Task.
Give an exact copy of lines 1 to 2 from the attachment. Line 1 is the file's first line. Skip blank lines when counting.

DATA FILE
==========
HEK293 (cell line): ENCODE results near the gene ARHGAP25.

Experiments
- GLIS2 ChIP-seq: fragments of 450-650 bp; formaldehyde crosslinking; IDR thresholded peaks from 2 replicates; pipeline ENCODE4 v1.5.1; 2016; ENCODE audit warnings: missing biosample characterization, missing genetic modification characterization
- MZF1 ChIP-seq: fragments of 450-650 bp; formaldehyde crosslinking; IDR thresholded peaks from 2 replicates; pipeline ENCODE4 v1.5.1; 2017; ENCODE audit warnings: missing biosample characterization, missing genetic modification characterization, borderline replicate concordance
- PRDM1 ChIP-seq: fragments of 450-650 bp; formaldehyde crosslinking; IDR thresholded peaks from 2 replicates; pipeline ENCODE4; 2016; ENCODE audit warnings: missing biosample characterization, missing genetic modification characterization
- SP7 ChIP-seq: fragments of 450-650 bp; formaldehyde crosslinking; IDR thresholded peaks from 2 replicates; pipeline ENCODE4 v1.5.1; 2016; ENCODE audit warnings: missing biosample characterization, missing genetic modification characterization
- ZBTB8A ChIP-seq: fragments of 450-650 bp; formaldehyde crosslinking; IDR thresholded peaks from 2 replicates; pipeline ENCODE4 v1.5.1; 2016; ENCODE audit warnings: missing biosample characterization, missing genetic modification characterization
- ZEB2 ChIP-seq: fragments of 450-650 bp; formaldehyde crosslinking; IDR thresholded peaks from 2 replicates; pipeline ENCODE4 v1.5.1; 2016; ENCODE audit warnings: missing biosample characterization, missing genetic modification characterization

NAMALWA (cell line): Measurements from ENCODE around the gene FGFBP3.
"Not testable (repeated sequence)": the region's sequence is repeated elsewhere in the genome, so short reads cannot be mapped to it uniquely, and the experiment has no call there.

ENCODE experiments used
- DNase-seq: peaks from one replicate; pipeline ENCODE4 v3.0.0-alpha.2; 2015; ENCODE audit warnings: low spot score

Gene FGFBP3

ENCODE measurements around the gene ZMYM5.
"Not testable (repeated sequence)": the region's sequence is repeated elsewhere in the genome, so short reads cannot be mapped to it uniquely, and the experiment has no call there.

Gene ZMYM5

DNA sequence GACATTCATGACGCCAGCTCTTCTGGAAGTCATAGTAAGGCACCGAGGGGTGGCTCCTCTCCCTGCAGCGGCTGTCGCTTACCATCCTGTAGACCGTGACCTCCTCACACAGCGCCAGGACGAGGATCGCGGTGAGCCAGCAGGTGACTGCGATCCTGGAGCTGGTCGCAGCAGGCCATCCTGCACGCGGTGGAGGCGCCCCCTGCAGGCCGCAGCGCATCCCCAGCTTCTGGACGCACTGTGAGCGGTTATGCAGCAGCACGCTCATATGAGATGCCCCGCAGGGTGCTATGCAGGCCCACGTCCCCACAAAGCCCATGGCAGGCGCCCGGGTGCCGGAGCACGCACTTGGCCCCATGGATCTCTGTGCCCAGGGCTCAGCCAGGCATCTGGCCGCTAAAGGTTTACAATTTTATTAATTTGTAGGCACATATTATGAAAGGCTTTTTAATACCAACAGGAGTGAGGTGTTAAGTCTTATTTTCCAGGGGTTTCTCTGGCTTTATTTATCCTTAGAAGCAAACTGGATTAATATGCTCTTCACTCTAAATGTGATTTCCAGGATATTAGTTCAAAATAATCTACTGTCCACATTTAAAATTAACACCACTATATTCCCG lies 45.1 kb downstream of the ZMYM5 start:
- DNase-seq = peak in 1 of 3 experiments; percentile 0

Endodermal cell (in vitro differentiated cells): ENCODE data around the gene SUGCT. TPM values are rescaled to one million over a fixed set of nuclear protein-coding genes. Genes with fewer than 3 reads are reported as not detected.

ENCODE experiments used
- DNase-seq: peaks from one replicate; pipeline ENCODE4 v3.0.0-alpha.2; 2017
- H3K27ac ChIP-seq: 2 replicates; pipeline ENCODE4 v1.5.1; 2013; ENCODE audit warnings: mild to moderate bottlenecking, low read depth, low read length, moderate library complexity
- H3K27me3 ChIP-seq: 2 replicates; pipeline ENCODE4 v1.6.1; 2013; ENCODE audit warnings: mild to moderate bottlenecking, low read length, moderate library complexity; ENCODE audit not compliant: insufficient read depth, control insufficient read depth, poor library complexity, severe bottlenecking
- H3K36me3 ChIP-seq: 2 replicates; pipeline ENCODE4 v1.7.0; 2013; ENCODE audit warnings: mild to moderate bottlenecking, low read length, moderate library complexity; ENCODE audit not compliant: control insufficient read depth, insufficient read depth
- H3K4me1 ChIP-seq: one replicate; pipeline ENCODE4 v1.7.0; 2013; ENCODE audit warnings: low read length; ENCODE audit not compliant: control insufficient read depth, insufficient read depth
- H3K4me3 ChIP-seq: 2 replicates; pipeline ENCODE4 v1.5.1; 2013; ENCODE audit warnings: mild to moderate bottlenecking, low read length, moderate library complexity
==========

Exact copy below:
HEK293 (cell line): ENCODE results near the gene ARHGAP25.

Experiments